By collecting enough stars, you’ll earn the ability to publish additional stages online. Everyone begins with a default ten uploads. After earning your 5oth star, you’ll be able to upload 20 total stages, and so on. This is yet another method of quality control that encourages serious creators to publish their best works. And if you later decide you need the space for new levels, you can always unpublish a stage and keep the stars. Admittedly,  being unable to publish as much content as the more popular uploaders is a really unappealing gameplay element. I understand the reasoning behind it, and honestly, I think it’s a great way to give more creative space to the creators with much-loved content, but it still feels a little cruel.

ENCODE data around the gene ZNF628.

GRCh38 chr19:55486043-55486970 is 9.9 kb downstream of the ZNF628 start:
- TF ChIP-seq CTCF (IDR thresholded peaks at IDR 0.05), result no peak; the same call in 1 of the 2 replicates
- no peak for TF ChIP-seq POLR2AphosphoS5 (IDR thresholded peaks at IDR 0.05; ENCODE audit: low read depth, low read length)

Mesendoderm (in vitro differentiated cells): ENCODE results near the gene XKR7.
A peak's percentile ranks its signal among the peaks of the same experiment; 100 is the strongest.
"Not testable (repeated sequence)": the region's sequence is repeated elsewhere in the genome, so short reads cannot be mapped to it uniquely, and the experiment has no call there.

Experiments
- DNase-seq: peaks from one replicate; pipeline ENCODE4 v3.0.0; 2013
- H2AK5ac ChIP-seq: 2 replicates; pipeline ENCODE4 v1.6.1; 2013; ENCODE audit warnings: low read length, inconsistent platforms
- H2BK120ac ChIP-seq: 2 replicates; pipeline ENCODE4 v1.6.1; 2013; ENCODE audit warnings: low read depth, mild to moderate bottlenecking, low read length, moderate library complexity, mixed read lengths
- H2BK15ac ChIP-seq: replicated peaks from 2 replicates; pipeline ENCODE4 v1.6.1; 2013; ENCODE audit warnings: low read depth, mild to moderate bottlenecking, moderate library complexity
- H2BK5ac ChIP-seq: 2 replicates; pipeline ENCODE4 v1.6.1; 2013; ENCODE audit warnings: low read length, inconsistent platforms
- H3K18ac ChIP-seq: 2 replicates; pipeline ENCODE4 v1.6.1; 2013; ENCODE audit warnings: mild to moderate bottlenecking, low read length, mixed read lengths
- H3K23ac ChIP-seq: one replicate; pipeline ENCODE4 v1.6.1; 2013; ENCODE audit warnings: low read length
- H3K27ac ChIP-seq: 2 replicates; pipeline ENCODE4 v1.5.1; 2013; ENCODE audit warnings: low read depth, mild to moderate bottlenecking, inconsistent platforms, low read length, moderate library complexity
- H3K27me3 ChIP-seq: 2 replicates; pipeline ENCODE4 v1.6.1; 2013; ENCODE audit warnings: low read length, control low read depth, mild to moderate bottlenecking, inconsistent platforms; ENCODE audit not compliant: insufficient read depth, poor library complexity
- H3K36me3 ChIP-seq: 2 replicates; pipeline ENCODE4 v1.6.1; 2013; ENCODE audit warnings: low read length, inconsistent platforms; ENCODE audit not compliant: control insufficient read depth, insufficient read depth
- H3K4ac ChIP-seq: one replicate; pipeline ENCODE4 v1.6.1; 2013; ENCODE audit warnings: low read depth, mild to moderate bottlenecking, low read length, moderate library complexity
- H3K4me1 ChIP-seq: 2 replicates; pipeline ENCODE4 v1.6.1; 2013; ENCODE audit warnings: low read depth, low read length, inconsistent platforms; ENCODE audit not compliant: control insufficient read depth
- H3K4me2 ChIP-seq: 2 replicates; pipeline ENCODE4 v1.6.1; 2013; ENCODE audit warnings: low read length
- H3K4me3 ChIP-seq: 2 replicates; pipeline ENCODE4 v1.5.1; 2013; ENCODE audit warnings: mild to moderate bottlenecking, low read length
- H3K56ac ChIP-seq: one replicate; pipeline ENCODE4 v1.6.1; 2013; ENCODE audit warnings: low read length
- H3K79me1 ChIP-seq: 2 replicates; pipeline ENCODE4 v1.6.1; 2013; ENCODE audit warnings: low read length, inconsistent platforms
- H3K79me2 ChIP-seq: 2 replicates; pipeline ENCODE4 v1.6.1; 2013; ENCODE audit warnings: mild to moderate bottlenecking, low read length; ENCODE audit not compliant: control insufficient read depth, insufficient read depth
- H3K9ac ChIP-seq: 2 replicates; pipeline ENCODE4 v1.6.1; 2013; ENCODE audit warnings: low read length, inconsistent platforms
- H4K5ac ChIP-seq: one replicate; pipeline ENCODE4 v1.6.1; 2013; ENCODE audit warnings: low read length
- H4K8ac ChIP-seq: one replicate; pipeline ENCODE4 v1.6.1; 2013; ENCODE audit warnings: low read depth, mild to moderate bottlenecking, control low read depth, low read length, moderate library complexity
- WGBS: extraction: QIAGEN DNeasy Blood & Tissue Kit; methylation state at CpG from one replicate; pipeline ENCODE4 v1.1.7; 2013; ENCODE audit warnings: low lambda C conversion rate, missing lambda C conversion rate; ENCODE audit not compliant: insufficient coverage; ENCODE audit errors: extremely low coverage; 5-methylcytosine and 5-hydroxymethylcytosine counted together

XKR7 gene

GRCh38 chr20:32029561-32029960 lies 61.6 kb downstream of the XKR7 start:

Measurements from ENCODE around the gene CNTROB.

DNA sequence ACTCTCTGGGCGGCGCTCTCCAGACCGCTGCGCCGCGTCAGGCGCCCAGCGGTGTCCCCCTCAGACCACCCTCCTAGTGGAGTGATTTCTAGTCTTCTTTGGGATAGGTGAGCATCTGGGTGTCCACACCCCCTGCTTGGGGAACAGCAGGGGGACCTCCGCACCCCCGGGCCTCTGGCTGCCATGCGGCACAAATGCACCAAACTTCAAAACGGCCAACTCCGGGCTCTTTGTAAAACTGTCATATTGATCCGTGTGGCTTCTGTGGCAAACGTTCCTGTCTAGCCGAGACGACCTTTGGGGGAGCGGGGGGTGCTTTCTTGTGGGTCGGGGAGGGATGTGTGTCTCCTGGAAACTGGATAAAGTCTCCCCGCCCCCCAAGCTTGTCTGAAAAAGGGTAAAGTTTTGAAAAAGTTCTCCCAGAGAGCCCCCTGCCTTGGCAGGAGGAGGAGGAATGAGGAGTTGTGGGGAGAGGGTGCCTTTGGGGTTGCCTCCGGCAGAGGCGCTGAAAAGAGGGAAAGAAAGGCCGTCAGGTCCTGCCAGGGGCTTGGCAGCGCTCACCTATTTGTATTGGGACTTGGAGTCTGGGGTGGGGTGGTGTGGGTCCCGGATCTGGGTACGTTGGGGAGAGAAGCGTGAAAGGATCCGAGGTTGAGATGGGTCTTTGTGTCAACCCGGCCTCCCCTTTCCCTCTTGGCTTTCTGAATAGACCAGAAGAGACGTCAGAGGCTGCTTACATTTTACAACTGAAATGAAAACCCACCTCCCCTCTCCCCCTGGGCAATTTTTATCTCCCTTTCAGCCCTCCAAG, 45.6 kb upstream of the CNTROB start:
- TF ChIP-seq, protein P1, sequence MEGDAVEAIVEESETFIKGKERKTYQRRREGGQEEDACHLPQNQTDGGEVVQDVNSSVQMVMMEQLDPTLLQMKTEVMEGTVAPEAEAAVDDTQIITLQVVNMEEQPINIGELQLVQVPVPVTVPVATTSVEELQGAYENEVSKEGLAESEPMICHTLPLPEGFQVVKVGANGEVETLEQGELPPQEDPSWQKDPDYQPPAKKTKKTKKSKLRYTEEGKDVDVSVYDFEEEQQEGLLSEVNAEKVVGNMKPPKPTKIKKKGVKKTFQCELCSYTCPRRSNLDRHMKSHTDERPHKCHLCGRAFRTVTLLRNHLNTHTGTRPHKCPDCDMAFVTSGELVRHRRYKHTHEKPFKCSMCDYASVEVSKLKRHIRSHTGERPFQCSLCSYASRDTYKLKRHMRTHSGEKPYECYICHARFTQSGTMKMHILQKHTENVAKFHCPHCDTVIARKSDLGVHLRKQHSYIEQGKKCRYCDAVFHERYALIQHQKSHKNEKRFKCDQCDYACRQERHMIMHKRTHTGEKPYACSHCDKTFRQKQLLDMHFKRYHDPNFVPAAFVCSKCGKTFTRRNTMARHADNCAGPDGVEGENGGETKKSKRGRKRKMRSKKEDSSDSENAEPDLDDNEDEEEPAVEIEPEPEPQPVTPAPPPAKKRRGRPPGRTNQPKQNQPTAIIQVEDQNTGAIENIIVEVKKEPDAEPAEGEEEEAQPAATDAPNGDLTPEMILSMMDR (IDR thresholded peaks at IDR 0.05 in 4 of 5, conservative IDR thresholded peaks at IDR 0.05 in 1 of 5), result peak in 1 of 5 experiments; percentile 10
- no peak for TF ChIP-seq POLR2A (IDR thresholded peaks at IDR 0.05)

Super Mario Maker is truly an amazing game. Its status as spiritual successor to Mario Paint is well earned, and it may just be the greatest creative tool Nintendo has ever released. You don’t need to be a master game designer to love using the creator portion of the game, and you don’t need to be a Mario veteran to enjoy the never-ending collection of levels to explore. It really is a title that appeals to everyone, across every skill level and age group. It is simultaneously a game that feels unlike anything you’ve ever played before, truly unique in its execution. Super Mario Maker is a game that will only become unappealing when you become sick of playing Super Mario Bros games, and will only run out of content if the human race somehow runs out of creativity. Yes, it’s really that good.




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Author: Lukas Termini View all posts by
An amateur game designer and lover of all things Nintendo, Lukas studied digital arts and 3d animation at the University of Tampa before graduating in 2013. If he isn't playing a video game, you can bet he's probably thinking about it.